Liberals couldn’t have imagined they’d fall in love with Raj Thackeray. But it’s happened, and smack in the middle of the Lok Sabha elections.
It’s all about Prime Minister Modi. At a time when the Congress-Nationalist Congress Party combine has failed to up the ante against the BJP-Shiv Sena alliance, the Maharashtra Navnirman Sena chief entered the 2019 battleground and stirred the pot like never before, energetically and intelligently campaigning against the Modi-Shah duo and the return to power of the Bharatiya Janata Party.
With a dozen-odd public meetings in a fortnight, Thackeray has drawn massive crowds, created social media buzz, made BJP leaders uneasy, and managed to send a quiet warning to the Shiv Sena.
It’s an amazing turnaround for a man written off not so long ago by political pundits. The MNS–founded in 2006 after separating from the Shiv Sena–drew a blank in the 2014 Lok Sabha and Assembly polls. Thackeray’s candidates lost their deposits in the Lok Sabha polls, and he got just one MLA, who was poached by the Sena a month ago. In the 2017 Brihanmumbai Municipal Corporation polls, six of seven MNS corporators switched over to the Sena.
Thackeray and his MNS were out in the cold.
Till 2019 that is. The man has come roaring back with public rallies pulling in massive crowds, and watched over by thousands of others on social media.
What gives? Raj Thackeray’s entry into the Battle of 2019 was neither sudden nor unplanned. As early as mid-2017, Thackeray, who invokes similarities with Sena patriarch and his uncle, the late Balasaheb Thackeray, began taking an anti-Modi and anti-BJP stance.
The 51-year-old MNS chief has directed his jibes at Prime Minister Modi in particular and the BJP in general through his cartoons, relentless, superbly timed, and satirically ruthless. The cartoons tweeted by his social media team carry Marathi and English text; his speeches in Marathi posted on YouTube have Hindi and English sub-titles.
Voting for Maharashtra’s 48 seats is over, but the damage has been done.
There is a political context to Raj Thackeray’s latest foray. The Congress-NCP alliance has no teeth; that the Leader of the Opposition in the Assembly Radhakrishna Vikhe-Patil has been canvassing not for his party, the Congress, but for the Shiv Sena in his home constituency of Shirdi, while his son crossed over to the BJP and has contested against the NCP in the Ahmednagar constituency, are fairly symptomatic of affairs.
Demonetisation, raging rural distress and unemployment have catalysed unrest among the masses but the Congress and NCP opposition have not leveraged it. The BJP and Sena have held on to their turf.
Thackeray has sought to enter into that vacuum without contesting the Lok Sabha elections, in contrast with the Prakash Ambedkar-led Vanchit Bahujan Aghadi (VBA) that put up candidates in alliance with Asaduddin Owaisi to eat into the opposition space.
For four years, the Shiv Sena behaved like a jilted partner of the BJP. But when the Sena sheathed its sword, Thackeray sensed a chance. He deployed a multi-pronged strategy. One, that he or his party were not in the fray, but he was campaigning against the BJP and Modi-Shah since their return was a threat to democracy. Two, he would use technology like no other leader ever has. Thackeray juxtaposed well-researched audio-video presentations on big screens at his rallies to amplify the effect of his fiery speeches: satire and fact-check, hand-in-hand.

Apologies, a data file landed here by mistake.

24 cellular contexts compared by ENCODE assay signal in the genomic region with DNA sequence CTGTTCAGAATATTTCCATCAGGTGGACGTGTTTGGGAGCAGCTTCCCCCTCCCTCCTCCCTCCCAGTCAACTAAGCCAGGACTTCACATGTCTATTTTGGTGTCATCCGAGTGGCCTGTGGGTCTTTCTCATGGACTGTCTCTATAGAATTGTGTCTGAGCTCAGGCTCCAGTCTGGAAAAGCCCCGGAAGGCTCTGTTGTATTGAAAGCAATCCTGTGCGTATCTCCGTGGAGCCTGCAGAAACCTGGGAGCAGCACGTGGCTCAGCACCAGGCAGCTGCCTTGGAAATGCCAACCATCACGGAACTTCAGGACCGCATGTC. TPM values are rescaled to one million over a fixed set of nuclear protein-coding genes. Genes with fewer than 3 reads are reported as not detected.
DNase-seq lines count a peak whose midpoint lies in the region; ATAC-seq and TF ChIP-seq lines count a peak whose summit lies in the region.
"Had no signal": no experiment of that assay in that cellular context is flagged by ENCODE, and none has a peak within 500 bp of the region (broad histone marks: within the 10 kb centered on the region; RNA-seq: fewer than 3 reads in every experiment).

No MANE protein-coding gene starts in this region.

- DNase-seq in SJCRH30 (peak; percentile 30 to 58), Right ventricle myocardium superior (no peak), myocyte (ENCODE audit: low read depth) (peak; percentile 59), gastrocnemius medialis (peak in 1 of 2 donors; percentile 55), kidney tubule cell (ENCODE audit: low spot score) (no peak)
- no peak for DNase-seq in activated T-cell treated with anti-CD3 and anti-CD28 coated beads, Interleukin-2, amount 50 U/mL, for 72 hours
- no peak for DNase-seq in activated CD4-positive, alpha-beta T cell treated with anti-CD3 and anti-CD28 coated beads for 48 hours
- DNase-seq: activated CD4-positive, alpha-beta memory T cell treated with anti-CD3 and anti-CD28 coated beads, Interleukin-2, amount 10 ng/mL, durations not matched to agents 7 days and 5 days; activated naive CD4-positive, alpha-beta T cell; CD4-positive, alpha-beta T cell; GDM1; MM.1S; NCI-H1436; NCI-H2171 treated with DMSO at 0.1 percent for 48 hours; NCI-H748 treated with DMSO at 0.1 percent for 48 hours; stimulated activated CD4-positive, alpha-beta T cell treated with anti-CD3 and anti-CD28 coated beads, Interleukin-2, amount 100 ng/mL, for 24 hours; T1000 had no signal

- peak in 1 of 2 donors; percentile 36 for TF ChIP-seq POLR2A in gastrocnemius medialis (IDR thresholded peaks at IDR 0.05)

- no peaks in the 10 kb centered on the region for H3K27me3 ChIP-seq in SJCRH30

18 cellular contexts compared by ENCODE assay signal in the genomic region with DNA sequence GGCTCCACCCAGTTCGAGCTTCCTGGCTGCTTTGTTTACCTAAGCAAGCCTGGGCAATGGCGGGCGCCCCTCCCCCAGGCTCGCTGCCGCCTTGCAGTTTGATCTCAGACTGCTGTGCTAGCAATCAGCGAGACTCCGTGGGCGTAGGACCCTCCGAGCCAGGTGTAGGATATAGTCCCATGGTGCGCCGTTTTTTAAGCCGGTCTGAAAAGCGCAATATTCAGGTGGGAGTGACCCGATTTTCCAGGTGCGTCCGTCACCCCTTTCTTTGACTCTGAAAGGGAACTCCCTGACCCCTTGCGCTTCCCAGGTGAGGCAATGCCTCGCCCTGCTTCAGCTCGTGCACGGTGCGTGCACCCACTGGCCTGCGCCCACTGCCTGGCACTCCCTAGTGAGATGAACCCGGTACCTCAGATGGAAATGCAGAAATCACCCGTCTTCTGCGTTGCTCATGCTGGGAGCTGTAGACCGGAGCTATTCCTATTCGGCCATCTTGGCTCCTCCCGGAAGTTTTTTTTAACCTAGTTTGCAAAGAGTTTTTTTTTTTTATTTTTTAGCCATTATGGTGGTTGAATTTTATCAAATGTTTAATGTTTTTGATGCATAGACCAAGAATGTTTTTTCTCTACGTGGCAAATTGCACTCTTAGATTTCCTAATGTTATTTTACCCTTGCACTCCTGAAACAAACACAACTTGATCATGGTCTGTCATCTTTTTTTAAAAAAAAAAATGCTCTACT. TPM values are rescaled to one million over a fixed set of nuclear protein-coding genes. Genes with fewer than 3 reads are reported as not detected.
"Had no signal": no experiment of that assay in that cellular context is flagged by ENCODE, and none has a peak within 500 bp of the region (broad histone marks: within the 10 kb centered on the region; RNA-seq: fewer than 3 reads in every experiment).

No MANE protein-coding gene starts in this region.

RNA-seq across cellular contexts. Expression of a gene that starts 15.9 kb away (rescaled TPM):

Audiences lapped it all up as Thackeray tore into the Modi-Shah aura, his presentations juxtaposing Modi’s claims with reality. Is Modi sincere about Namami Gange project? What about the Mudra Loan Scheme? Is demonetisation the biggest scam since 1947? What did Modi say about the Aadhaar initiative, and how did his stand on Aadhaar and GST change after he became PM?
His catchphrase of ‘E Lav Re To Video’ (hey, play that video) became a social media rage. A rattled BJP shot back just before the last phase of voting with ‘Pahach To Video’ (let’s see that video), but the MNS shot back with a 56-mark paper–a yes/no or choose-from-the-options question paper for the BJP.
“I am not doing this for myself but for my country,” Thackeray declared at his final rally at Nashik last week. “When you cast your vote on Monday, remember these two men–Modi and Shah–must be erased from the country’s political canvass; you are voting for democracy.”
This is the same Raj Thackeray who in 2012 backed Modi’s bid for the top job. It is this history with Modi that Raj is desperate to erase. “I was wrong and so were you,” he said at one of his rallies, “we were all taken in by lies.” “The Congress was bad,” he has reminded people on why they had voted for a change in 2014, “but the BJP and Shiv Sena have turned out worse.”
Thackeray senses an opportunity in the Assembly polls due later this year. His main challenge is to rebuild the scarred, deserted MNS. But Raj is on his way.
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